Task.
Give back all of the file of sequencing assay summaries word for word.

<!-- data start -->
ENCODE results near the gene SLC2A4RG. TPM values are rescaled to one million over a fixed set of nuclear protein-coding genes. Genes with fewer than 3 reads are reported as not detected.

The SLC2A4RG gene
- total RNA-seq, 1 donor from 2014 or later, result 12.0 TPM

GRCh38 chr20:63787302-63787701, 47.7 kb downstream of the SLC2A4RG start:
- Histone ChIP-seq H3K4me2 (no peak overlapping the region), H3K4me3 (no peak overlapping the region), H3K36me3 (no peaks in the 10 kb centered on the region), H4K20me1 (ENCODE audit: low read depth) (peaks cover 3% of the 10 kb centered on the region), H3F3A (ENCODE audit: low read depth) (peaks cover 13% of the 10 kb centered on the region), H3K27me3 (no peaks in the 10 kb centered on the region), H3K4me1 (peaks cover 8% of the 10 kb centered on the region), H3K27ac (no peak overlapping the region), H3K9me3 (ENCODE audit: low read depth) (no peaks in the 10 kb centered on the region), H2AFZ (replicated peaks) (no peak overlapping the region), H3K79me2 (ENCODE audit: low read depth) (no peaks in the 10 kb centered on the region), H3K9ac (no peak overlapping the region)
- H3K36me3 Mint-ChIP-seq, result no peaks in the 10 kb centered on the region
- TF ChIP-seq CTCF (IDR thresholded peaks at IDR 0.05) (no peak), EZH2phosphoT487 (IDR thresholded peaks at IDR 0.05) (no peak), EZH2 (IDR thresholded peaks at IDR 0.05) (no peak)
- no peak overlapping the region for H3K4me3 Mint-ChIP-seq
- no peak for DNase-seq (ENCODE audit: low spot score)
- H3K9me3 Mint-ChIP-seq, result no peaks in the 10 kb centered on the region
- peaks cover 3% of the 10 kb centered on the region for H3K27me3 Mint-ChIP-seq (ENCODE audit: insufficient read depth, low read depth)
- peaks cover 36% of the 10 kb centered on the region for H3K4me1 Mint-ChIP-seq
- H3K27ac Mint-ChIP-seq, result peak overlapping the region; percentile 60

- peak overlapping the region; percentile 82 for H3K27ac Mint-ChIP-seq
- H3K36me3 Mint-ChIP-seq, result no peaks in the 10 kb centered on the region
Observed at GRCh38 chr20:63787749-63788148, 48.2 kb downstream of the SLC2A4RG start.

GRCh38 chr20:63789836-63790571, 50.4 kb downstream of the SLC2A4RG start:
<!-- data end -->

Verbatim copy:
ENCODE results near the gene SLC2A4RG. TPM values are rescaled to one million over a fixed set of nuclear protein-coding genes. Genes with fewer than 3 reads are reported as not detected.

The SLC2A4RG gene
- total RNA-seq, 1 donor from 2014 or later, result 12.0 TPM

GRCh38 chr20:63787302-63787701, 47.7 kb downstream of the SLC2A4RG start:
- Histone ChIP-seq H3K4me2 (no peak overlapping the region), H3K4me3 (no peak overlapping the region), H3K36me3 (no peaks in the 10 kb centered on the region), H4K20me1 (ENCODE audit: low read depth) (peaks cover 3% of the 10 kb centered on the region), H3F3A (ENCODE audit: low read depth) (peaks cover 13% of the 10 kb centered on the region), H3K27me3 (no peaks in the 10 kb centered on the region), H3K4me1 (peaks cover 8% of the 10 kb centered on the region), H3K27ac (no peak overlapping the region), H3K9me3 (ENCODE audit: low read depth) (no peaks in the 10 kb centered on the region), H2AFZ (replicated peaks) (no peak overlapping the region), H3K79me2 (ENCODE audit: low read depth) (no peaks in the 10 kb centered on the region), H3K9ac (no peak overlapping the region)
- H3K36me3 Mint-ChIP-seq, result no peaks in the 10 kb centered on the region
- TF ChIP-seq CTCF (IDR thresholded peaks at IDR 0.05) (no peak), EZH2phosphoT487 (IDR thresholded peaks at IDR 0.05) (no peak), EZH2 (IDR thresholded peaks at IDR 0.05) (no peak)
- no peak overlapping the region for H3K4me3 Mint-ChIP-seq
- no peak for DNase-seq (ENCODE audit: low spot score)
- H3K9me3 Mint-ChIP-seq, result no peaks in the 10 kb centered on the region
- peaks cover 3% of the 10 kb centered on the region for H3K27me3 Mint-ChIP-seq (ENCODE audit: insufficient read depth, low read depth)
- peaks cover 36% of the 10 kb centered on the region for H3K4me1 Mint-ChIP-seq
- H3K27ac Mint-ChIP-seq, result peak overlapping the region; percentile 60

- peak overlapping the region; percentile 82 for H3K27ac Mint-ChIP-seq
- H3K36me3 Mint-ChIP-seq, result no peaks in the 10 kb centered on the region
Observed at GRCh38 chr20:63787749-63788148, 48.2 kb downstream of the SLC2A4RG start.

GRCh38 chr20:63789836-63790571, 50.4 kb downstream of the SLC2A4RG start: